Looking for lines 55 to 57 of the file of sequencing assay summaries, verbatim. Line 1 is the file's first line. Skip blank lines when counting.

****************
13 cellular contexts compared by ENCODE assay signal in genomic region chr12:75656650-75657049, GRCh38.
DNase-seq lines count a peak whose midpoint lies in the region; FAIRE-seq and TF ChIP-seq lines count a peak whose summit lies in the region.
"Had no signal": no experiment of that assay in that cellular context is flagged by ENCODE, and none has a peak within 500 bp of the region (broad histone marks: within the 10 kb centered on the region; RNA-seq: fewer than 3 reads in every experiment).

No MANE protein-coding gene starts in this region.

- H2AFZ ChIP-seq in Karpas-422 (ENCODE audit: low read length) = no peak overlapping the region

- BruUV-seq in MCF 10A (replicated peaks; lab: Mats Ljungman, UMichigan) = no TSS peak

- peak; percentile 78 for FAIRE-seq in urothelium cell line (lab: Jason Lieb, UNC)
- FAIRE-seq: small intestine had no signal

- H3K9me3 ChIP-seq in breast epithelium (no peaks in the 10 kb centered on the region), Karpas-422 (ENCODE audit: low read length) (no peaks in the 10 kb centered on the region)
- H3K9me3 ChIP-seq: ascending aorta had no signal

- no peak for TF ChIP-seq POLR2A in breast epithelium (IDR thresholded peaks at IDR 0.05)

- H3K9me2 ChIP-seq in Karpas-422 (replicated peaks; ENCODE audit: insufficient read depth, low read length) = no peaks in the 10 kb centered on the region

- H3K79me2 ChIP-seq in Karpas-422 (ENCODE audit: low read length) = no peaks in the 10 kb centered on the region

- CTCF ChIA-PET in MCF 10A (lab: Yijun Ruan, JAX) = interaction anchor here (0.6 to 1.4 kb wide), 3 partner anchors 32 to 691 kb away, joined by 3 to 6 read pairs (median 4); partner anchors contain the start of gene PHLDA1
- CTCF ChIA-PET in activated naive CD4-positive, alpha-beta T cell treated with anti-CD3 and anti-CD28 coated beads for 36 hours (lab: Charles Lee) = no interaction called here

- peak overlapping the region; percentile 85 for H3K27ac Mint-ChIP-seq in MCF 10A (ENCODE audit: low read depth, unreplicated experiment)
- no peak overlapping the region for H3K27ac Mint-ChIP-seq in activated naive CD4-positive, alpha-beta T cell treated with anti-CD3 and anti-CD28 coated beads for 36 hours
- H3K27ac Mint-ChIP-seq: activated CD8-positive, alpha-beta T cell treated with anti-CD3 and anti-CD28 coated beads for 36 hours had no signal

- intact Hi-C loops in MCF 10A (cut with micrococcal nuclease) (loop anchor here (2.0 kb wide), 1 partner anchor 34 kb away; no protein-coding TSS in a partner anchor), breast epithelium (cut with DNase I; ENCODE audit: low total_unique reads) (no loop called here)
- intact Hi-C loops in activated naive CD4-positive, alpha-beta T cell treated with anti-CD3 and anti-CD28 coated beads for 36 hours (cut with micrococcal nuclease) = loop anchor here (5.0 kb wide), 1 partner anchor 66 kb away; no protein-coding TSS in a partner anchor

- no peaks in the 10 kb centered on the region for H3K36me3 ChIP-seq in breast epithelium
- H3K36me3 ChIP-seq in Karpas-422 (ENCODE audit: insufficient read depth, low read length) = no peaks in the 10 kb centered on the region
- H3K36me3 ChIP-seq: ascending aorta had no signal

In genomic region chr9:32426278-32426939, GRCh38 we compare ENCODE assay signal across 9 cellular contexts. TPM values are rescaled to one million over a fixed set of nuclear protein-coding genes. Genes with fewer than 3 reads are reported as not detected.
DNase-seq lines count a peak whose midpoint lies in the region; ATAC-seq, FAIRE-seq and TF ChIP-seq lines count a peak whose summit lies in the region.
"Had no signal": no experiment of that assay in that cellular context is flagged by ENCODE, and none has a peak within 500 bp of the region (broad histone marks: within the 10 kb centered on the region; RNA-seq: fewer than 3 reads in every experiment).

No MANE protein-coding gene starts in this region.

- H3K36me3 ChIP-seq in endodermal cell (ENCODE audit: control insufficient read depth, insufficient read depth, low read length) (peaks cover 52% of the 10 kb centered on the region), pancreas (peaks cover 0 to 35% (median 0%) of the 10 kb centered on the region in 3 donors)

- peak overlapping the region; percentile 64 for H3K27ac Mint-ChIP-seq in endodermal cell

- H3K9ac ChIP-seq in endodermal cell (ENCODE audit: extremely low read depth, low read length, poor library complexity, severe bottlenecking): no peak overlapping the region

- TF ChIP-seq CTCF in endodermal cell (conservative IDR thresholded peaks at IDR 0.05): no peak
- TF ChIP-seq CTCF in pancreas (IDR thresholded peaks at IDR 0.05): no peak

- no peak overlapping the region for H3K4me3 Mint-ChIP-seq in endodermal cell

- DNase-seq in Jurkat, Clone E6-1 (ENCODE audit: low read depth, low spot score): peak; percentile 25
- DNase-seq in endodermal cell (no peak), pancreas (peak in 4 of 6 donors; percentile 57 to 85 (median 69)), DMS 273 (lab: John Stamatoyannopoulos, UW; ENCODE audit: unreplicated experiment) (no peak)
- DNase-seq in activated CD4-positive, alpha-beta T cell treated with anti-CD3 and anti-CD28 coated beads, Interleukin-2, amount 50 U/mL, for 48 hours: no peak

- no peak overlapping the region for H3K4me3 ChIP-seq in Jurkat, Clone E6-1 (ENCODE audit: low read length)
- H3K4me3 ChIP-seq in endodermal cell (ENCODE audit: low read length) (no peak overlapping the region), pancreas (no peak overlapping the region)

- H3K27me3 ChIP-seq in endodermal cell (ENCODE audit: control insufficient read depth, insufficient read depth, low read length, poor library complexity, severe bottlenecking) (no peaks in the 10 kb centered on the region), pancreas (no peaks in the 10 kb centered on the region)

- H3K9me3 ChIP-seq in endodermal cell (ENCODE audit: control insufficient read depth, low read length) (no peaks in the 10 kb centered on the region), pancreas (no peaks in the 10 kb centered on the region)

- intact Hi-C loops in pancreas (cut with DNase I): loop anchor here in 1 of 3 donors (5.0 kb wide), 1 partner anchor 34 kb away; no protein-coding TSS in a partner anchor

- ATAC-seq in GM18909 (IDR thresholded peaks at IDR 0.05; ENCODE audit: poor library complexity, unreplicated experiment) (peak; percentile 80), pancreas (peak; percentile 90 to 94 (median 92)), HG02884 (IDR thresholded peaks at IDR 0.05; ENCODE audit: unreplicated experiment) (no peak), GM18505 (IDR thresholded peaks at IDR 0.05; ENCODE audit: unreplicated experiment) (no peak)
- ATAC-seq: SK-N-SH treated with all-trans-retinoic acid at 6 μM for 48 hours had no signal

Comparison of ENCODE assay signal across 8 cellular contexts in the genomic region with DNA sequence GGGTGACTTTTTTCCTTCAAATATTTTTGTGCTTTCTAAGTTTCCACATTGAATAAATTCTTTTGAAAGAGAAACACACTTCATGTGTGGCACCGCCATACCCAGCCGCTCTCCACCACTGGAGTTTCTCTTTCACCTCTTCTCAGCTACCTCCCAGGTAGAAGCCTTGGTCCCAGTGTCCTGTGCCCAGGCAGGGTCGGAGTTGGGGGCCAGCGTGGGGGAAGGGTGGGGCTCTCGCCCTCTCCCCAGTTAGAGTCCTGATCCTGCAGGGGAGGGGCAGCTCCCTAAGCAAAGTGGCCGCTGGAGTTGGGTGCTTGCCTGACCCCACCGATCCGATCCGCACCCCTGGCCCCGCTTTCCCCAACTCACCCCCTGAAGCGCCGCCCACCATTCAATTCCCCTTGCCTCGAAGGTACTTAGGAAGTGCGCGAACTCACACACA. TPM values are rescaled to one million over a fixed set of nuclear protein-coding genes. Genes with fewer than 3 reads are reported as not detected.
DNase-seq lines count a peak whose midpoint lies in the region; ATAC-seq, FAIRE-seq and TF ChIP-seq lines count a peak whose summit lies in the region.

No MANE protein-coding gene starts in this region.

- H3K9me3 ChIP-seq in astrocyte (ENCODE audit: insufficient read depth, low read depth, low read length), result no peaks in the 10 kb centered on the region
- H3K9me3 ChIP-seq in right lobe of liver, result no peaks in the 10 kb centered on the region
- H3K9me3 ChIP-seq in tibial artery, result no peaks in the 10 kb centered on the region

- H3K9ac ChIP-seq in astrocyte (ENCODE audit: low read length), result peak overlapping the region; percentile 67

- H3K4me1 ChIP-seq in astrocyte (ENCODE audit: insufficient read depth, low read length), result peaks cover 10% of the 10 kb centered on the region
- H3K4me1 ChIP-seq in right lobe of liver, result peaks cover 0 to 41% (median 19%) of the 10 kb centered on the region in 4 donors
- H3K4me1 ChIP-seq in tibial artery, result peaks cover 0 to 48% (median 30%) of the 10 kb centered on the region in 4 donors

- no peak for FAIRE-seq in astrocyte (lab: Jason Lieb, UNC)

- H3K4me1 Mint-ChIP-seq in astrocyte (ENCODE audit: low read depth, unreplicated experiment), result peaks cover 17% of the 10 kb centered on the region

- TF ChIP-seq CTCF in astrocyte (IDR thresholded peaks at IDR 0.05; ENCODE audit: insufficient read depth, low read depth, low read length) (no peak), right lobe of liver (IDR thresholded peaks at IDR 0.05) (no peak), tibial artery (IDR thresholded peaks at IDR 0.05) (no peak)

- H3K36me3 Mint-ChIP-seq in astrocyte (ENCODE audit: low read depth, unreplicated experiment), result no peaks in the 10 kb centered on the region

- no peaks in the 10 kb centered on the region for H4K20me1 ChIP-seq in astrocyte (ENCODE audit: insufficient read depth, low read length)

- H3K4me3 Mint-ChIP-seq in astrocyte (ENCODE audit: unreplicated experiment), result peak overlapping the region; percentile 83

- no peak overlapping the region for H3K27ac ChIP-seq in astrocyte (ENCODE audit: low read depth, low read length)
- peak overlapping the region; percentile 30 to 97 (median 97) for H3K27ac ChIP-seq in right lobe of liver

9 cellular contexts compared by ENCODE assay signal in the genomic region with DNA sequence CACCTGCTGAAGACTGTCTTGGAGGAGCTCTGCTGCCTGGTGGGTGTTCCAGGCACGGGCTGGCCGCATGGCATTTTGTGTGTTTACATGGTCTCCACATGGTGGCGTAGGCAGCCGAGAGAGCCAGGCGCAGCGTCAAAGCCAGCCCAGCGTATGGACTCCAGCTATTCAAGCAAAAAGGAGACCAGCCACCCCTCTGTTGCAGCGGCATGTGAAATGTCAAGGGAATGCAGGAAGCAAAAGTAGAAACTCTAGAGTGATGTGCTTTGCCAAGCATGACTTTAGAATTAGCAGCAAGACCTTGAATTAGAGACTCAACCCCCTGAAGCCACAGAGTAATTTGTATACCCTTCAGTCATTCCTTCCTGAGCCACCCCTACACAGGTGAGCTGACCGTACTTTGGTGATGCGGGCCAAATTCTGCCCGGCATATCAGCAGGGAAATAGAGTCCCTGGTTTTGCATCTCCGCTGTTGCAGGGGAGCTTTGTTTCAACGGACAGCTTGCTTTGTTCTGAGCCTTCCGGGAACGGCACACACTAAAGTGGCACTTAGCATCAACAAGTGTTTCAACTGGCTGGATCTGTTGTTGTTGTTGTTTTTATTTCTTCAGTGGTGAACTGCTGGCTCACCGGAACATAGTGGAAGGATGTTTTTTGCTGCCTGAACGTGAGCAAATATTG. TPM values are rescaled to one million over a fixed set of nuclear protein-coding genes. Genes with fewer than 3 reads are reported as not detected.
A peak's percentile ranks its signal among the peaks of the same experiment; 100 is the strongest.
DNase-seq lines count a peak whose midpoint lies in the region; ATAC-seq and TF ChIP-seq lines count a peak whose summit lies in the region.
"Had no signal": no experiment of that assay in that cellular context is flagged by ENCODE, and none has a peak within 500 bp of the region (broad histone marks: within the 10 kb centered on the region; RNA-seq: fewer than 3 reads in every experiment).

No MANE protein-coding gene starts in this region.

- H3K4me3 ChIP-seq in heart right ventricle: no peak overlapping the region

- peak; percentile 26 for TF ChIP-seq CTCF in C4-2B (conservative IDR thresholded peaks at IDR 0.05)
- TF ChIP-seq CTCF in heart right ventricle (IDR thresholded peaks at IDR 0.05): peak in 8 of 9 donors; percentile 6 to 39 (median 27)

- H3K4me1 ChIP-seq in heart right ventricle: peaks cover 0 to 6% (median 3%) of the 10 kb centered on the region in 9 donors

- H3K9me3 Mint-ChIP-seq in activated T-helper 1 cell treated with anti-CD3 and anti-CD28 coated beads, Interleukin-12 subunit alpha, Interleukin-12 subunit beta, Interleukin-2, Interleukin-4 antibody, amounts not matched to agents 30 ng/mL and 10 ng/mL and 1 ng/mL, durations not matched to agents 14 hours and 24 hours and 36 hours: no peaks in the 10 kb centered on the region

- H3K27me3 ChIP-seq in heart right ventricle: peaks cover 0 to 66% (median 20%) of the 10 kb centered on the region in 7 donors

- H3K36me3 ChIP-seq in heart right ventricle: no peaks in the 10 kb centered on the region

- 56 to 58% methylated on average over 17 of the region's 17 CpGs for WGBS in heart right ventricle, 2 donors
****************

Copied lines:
- H3K4me1 Mint-ChIP-seq in astrocyte (ENCODE audit: low read depth, unreplicated experiment), result peaks cover 17% of the 10 kb centered on the region

- TF ChIP-seq CTCF in astrocyte (IDR thresholded peaks at IDR 0.05; ENCODE audit: insufficient read depth, low read depth, low read length) (no peak), right lobe of liver (IDR thresholded peaks at IDR 0.05) (no peak), tibial artery (IDR thresholded peaks at IDR 0.05) (no peak)

- H3K36me3 Mint-ChIP-seq in astrocyte (ENCODE audit: low read depth, unreplicated experiment), result no peaks in the 10 kb centered on the region